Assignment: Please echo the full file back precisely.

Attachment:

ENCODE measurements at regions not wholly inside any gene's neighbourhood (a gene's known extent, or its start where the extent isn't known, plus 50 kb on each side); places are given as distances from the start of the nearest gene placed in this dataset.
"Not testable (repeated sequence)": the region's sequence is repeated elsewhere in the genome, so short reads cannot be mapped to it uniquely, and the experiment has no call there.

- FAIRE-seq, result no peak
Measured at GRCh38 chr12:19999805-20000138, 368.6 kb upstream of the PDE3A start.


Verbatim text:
ENCODE measurements at regions not wholly inside any gene's neighbourhood (a gene's known extent, or its start where the extent isn't known, plus 50 kb on each side); places are given as distances from the start of the nearest gene placed in this dataset.
"Not testable (repeated sequence)": the region's sequence is repeated elsewhere in the genome, so short reads cannot be mapped to it uniquely, and the experiment has no call there.

- FAIRE-seq, result no peak
Measured at GRCh38 chr12:19999805-20000138, 368.6 kb upstream of the PDE3A start.